In 2014, Margaret Hagan used the term Legal Design to give a name and theorize the set of design practices applied in the Legal field. Today, when we talk about Legal Design, we are talking about all the projects and initiatives at the crossroads of the Design and Law disciplines (as we can talk about Medical Design for instance).
As a reminder, Design formalizes services and products by questioning individuals about how they experience their environment (spaces, things, websites, posters…). On the other hand, Legal rules the relationships between entities and people (laws, contracts, terms). The convergence between these two disciplines invites legal services or products designers to place legal services users at the center of their thinking and to question their legal experience (perception, interactions, actions, feelings, interpretations…), the aim is to adapt and rethink legal services or product for those who use them. Therefore, Legal Design gives rise to new processes, interfaces, or visualization for examples.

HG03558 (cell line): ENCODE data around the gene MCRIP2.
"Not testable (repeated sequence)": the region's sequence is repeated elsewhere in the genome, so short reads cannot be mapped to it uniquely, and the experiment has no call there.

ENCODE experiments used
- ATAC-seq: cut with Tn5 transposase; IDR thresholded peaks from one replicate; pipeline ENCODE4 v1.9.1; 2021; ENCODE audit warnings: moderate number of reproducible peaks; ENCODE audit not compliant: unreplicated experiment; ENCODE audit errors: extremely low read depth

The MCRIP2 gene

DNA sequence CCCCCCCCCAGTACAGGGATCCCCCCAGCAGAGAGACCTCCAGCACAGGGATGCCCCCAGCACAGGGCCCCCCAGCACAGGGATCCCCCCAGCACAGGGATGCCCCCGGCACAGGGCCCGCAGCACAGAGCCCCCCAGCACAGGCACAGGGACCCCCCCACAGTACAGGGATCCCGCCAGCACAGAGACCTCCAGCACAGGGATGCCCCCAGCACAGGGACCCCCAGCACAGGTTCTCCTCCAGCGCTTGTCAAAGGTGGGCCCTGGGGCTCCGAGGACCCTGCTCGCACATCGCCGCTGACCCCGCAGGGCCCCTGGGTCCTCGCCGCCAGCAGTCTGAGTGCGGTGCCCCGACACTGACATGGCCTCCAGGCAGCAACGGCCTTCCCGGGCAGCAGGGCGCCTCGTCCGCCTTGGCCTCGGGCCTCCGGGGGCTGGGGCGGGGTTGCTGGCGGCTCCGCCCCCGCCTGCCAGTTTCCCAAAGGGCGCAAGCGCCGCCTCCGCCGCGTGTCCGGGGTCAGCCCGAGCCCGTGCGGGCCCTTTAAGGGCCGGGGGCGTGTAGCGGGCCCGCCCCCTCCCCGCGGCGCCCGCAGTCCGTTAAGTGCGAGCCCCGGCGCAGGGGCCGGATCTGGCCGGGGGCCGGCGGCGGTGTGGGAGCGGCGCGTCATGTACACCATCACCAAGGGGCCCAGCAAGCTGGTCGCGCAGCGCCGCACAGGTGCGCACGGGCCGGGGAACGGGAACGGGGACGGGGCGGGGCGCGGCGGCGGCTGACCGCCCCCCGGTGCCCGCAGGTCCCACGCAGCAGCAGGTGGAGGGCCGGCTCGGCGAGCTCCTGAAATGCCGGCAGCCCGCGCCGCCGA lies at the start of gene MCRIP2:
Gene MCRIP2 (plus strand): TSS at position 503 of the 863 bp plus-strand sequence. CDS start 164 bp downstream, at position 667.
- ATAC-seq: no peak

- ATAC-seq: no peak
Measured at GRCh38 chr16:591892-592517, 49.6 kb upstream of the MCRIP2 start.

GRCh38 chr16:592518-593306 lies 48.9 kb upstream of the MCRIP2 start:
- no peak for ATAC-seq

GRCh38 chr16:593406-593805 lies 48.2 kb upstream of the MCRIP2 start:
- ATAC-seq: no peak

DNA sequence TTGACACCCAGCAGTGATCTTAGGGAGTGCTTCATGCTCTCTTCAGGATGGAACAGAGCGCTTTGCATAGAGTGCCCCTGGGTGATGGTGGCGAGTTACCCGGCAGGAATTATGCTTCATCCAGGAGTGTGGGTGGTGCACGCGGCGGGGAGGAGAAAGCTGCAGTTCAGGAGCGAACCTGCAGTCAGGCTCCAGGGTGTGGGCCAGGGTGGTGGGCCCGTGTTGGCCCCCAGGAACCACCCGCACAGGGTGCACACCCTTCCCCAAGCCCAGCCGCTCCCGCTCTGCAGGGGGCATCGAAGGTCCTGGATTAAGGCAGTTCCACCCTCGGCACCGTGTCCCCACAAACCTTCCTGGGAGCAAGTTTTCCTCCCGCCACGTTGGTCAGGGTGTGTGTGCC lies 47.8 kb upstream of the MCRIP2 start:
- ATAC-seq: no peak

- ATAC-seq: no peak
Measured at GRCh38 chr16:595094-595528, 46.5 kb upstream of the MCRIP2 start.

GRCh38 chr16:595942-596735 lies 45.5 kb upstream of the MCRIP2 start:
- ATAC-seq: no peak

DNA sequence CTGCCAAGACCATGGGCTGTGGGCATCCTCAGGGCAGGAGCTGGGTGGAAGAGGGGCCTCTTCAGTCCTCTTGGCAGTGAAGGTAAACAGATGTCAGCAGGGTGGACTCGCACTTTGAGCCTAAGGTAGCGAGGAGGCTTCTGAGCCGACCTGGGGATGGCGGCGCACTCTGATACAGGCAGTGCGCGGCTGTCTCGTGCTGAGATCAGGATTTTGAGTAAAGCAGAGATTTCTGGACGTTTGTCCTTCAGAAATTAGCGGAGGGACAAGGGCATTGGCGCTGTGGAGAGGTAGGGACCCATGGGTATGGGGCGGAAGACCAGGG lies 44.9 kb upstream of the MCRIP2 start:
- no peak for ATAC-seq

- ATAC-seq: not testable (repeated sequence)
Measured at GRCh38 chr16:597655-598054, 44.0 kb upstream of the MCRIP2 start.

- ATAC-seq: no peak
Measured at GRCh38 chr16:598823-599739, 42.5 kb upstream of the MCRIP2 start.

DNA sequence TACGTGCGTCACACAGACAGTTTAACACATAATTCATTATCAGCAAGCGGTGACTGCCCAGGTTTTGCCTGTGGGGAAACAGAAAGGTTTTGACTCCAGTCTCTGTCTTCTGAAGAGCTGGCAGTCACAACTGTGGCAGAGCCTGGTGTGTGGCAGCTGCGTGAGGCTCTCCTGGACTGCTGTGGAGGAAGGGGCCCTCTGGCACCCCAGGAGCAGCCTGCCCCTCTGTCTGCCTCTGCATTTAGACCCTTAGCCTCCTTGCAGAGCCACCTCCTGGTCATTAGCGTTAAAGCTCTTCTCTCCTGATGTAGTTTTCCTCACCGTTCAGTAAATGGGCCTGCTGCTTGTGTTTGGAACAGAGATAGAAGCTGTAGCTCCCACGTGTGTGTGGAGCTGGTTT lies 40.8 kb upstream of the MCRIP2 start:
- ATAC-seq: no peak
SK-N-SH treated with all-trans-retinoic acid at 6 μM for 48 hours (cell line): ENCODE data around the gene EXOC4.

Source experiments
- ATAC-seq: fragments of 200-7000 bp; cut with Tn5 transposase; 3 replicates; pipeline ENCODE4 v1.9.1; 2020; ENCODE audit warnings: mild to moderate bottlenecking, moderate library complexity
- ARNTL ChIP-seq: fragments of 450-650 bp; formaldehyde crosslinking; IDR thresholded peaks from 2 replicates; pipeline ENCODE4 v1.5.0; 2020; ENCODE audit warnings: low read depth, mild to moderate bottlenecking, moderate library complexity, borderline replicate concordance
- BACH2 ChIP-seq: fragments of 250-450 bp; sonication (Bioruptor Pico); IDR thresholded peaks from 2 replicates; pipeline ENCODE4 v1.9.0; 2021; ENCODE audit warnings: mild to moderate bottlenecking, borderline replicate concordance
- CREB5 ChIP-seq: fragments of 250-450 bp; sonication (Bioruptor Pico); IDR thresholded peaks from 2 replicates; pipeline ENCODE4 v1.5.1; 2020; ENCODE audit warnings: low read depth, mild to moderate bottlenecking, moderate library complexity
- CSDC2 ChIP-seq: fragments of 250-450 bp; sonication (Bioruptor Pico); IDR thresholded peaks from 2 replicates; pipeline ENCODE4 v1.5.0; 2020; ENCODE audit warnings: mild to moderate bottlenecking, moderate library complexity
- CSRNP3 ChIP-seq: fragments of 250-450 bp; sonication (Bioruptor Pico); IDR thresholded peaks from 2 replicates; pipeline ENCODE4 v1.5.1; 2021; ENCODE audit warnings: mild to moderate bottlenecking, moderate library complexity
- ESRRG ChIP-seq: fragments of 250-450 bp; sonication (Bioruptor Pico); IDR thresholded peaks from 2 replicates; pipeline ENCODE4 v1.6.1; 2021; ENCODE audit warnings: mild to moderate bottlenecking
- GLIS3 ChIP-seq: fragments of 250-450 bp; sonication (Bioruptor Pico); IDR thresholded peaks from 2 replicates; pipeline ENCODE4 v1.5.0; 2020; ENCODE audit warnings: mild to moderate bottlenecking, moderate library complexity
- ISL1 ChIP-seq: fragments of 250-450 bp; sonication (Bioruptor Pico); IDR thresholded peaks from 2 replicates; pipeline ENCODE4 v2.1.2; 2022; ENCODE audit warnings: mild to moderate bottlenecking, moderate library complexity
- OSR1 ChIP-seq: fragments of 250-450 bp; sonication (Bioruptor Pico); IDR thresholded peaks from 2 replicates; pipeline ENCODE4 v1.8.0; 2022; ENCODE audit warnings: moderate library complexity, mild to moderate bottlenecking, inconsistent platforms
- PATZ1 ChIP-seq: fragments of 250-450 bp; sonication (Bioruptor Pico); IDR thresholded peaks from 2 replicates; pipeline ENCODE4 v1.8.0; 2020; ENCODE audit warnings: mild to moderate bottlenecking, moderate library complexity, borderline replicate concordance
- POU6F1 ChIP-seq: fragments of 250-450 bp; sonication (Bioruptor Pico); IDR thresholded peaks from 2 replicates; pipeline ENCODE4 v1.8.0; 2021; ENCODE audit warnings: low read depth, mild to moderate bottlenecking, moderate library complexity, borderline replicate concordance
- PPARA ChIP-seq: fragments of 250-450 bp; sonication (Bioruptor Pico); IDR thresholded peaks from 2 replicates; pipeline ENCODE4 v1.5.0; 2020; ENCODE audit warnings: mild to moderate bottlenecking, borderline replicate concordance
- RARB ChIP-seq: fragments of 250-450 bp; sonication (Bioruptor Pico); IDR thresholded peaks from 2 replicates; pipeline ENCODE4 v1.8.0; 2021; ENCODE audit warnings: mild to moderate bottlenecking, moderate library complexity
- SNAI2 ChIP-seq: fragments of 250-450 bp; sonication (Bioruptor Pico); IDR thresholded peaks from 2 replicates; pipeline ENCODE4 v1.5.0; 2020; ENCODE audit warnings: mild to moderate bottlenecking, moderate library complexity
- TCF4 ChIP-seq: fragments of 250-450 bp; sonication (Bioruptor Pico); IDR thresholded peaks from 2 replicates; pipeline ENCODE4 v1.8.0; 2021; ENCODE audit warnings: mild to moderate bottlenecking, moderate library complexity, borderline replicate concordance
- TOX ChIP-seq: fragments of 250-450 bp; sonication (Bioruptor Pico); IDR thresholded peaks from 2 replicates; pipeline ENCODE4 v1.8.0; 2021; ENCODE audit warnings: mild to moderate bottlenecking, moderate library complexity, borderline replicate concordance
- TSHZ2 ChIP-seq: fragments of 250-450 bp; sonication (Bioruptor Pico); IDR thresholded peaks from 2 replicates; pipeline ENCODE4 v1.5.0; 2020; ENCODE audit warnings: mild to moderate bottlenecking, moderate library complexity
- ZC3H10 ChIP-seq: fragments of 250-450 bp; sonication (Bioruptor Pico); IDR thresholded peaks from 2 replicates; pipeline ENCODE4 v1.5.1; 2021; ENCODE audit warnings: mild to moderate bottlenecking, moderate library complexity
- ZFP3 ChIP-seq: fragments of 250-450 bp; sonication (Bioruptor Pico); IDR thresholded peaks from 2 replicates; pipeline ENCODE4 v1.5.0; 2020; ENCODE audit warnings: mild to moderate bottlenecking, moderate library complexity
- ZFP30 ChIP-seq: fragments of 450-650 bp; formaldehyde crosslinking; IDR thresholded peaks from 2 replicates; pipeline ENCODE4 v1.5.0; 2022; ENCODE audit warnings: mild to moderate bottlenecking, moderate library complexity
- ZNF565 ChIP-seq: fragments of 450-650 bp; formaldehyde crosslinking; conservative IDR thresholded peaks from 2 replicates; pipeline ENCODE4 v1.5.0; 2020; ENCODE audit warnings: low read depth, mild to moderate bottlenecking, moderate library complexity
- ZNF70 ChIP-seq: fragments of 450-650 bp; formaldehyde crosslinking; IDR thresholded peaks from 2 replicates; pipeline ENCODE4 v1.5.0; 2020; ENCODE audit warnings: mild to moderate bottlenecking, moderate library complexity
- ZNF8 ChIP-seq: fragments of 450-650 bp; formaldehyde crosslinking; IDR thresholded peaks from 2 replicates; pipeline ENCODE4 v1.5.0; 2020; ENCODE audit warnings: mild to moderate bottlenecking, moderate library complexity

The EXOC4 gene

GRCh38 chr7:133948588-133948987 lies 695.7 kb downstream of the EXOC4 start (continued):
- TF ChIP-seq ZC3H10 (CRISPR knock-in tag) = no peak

Law wants to define the responsibilities and to protect, so, many “end users” wants to limit their experience of law to the minimum because if we live this experience, that means that we get involve into a problem. The current experience of the law has certain characteristics such as the perception of the subject as boring or complex, the lack of understanding of technical terms, the habit of accepting something without reading it (the T&Cs scroll for example), the fear of doing something wrong, etc... This should create a real mutual understanding (on the legal professionals and designers sides) of the added-value of involving designers in legal delivery to respond to common issues as accessibility, intelligibility, trust, or transparency for example. From the collaboration between Designers and Legal professionals, but also engineers, developers, project managers and so on, new uses and experiences of law emerge to meet the current stakes.